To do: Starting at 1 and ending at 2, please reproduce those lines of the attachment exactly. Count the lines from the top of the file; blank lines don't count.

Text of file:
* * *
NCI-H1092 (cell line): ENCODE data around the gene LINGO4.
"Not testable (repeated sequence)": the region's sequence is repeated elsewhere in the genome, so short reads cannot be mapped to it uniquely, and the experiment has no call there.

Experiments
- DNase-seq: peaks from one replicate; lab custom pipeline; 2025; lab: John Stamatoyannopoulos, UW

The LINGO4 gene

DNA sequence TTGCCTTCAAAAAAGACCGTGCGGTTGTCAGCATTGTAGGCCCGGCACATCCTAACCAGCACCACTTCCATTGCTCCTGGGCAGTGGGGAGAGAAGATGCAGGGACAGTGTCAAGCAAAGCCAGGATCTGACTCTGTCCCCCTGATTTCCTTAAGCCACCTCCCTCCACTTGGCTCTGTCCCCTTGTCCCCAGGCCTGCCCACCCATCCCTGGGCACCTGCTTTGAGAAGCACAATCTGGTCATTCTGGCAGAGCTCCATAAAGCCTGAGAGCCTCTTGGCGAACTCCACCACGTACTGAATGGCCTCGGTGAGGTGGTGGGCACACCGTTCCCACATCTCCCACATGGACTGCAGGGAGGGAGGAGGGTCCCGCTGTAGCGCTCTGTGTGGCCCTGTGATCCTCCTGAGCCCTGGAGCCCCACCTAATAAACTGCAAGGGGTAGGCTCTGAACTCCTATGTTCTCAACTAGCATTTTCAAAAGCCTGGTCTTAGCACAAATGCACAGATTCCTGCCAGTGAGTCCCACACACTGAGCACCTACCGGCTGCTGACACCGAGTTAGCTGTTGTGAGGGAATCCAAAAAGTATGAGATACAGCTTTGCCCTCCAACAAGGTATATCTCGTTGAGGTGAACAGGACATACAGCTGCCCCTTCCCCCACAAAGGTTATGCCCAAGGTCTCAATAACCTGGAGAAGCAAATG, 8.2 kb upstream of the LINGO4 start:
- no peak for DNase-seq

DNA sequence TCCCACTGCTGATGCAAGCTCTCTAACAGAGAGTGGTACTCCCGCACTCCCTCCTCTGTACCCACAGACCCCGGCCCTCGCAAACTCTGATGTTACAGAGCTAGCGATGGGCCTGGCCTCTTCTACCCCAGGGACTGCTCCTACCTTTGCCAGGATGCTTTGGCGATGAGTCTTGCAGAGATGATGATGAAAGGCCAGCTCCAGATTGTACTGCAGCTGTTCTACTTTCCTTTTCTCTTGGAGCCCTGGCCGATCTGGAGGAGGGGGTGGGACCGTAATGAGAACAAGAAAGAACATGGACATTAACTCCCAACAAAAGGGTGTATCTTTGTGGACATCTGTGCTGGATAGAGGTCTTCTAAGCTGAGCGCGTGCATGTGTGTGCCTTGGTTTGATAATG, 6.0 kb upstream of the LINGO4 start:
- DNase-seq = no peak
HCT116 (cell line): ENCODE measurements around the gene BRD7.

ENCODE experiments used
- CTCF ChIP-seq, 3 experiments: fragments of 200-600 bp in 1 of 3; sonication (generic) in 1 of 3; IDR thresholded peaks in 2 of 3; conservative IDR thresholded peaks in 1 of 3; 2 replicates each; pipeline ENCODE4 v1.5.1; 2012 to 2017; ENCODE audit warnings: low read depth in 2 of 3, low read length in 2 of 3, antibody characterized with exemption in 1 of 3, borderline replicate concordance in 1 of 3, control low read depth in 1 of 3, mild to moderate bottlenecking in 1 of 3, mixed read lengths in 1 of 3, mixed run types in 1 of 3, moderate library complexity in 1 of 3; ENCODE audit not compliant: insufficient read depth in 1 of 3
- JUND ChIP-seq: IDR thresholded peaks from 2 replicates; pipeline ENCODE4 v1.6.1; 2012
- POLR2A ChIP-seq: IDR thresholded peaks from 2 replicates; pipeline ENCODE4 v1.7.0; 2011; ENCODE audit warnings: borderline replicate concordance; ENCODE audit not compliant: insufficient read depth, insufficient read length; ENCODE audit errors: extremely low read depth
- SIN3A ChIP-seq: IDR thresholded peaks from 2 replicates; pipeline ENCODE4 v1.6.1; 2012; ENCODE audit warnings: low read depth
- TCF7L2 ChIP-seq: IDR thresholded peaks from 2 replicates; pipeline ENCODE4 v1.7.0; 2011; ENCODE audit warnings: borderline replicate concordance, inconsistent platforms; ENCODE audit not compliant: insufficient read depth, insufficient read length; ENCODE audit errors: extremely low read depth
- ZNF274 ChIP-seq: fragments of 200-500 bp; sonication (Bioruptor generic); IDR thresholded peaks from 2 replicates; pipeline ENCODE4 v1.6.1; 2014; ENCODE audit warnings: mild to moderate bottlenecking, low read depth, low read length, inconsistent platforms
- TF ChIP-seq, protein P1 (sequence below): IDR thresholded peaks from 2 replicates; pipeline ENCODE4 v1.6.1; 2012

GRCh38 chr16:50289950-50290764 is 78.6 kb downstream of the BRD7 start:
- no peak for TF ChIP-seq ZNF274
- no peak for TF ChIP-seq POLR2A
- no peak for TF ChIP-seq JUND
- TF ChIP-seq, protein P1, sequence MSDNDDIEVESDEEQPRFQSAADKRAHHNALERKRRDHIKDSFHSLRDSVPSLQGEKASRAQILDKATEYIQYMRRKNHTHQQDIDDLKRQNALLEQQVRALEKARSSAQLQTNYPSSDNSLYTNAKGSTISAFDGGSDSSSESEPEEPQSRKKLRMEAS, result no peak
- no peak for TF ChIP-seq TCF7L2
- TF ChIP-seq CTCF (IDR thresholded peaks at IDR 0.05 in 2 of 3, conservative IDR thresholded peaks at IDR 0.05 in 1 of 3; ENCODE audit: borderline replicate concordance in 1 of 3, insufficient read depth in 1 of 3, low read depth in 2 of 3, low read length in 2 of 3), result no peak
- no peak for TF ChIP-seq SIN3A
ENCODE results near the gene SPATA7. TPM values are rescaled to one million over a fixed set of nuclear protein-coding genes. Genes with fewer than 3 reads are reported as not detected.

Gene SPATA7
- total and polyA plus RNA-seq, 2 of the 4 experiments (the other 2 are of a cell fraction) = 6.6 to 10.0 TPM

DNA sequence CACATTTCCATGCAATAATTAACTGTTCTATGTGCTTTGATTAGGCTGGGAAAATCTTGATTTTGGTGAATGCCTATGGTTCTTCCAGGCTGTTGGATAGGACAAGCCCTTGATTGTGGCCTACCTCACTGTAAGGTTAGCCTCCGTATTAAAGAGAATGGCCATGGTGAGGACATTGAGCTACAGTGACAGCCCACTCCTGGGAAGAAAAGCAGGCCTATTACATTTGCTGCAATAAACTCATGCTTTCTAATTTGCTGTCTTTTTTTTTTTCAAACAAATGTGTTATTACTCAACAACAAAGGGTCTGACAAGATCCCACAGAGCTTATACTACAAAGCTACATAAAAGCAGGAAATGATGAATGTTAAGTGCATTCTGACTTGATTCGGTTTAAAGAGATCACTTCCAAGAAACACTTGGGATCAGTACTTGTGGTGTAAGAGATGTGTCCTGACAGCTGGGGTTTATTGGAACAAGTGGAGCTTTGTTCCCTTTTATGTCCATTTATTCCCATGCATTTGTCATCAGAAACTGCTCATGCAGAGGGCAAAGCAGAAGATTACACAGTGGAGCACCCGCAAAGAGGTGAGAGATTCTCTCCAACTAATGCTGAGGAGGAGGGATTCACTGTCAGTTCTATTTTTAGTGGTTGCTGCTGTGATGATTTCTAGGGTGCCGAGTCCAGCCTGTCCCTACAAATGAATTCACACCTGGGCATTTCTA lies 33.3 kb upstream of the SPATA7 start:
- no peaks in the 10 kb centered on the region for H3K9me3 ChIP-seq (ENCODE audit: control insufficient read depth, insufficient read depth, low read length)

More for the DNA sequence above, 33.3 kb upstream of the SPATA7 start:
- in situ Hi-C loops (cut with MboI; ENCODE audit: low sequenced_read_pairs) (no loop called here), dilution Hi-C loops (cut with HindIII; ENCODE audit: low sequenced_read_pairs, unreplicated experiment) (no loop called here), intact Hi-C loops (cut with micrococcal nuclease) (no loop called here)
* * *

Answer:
NCI-H1092 (cell line): ENCODE data around the gene LINGO4.
"Not testable (repeated sequence)": the region's sequence is repeated elsewhere in the genome, so short reads cannot be mapped to it uniquely, and the experiment has no call there.